Ultimately, my appreciation for British Christians stems from two considerations.  First, the Brits genuinely understand the language better than do their American cousins, and hence they write more clearly and incisively (this likewise partially explains my preference for British actors, whose diction and vocal inflection, by-and-large, outstrip us Americans by a considerable margin).  Stott is a perfect example.  Among American preachers I have heard, only Jim Boice approached his level of combining profundity with simplicity of language.  That is a rare gift.  Far more often does one hear simplicity simpliciter.  More often than not, I can do without that.

Second, and more important, British Christians illuminate the text because they approach it from a different set of presuppositions and preunderstandings from those with which I was accustomed.  All of us raised in Fundamentalism have a certain intellectual baggage we must come to grips with, and the sooner the better.  This is especially true of those of us, like me, who were raised in dispensationalism and who were taught that its only alternative was the "covenant theology" of those who followed, say, the Westminster Confession.  Could there not be alternative paradigms that took what was best from both systems and, at times, differed from both?  Because of my background, reading Anglicans like Charlie Moule, Methodists like C. K. Barrett and Howard Marshall, and even the odd Plymouth Brethren scholar like F. F. Bruce was a breath of fresh air that opened up promising avenues of interpretation closed off to me previously because of lack of exposure.  The relentless historical interpretations of the text such scholars provided exposed the anachronisms inherent in much of the theology I had been taught.  Indeed, what has always drawn me to the work of N. T. Wright is his capacity to enlighten passages with whose inherited/traditional interpretations I had always been uncomfortable simply because he approached the text without the written or unspoken "confessional" lenses I had always assumed.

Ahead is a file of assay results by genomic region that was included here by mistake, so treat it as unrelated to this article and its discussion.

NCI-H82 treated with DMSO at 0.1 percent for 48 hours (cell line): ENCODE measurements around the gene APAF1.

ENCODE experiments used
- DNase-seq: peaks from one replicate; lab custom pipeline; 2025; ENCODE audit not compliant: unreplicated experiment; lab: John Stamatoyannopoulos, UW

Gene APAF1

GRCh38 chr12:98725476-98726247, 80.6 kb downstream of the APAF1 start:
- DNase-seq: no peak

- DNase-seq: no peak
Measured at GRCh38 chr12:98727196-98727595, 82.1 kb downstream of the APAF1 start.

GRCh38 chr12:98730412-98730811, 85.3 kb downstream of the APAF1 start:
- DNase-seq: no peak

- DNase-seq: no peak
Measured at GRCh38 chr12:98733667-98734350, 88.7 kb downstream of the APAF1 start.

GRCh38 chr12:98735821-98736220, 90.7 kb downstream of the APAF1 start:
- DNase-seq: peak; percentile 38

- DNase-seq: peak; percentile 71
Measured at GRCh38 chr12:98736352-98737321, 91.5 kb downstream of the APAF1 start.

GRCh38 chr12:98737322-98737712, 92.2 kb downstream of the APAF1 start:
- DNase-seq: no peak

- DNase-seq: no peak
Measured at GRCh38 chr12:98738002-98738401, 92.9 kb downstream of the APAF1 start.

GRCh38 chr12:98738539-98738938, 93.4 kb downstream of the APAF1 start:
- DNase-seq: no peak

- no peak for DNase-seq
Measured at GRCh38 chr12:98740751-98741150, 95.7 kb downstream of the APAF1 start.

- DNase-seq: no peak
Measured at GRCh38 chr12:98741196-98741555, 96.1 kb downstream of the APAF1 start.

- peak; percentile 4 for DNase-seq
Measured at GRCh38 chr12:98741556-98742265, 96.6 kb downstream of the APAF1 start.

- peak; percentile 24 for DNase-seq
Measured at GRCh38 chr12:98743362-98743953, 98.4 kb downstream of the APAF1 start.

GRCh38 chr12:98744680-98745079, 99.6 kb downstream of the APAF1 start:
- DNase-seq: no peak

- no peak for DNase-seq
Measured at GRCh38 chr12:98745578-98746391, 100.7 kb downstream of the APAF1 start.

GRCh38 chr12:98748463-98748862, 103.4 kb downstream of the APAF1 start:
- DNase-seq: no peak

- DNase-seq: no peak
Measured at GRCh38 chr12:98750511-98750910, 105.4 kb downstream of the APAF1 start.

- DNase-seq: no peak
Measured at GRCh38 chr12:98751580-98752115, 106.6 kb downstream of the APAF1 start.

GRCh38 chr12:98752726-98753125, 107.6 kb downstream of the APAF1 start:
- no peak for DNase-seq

I am no more immune from the influences of my preunderstandings and presuppositions than are N. T. Wright and such explicitly "confessional" New Testament scholars as Greg Beale.  That is not only a necessary thing; it is a good thing as well.  But my job as a New Testament scholar is to work through those preunderstandings, back and forth time and again, not to validate the views with which I started and am expected to hold, but to approximate as best I can what the text meant and, indeed, means as God's inspired Word.  And it is this which I have best learned from those esteemed literary teachers from Britain and their American students in whose steps I have always aspired to follow.


  1. This comment has been removed by the author.

  2. As a student of FF Bruce at Manchester, I do not regard him as an Evangelical. One of the 1st things he told me was that Paul over-argued himself! In discussing variations between reports of the resurrection in the 4 gospels, I inquired like, "Well then Mark may be wrong?" He replied, "We all see thru a glass darkly." I asked Him if He felt obligated to believe what the Bible said, & he replied, "If Paul said it."

    I wud call Bruce neo-orthodox with academic respectability.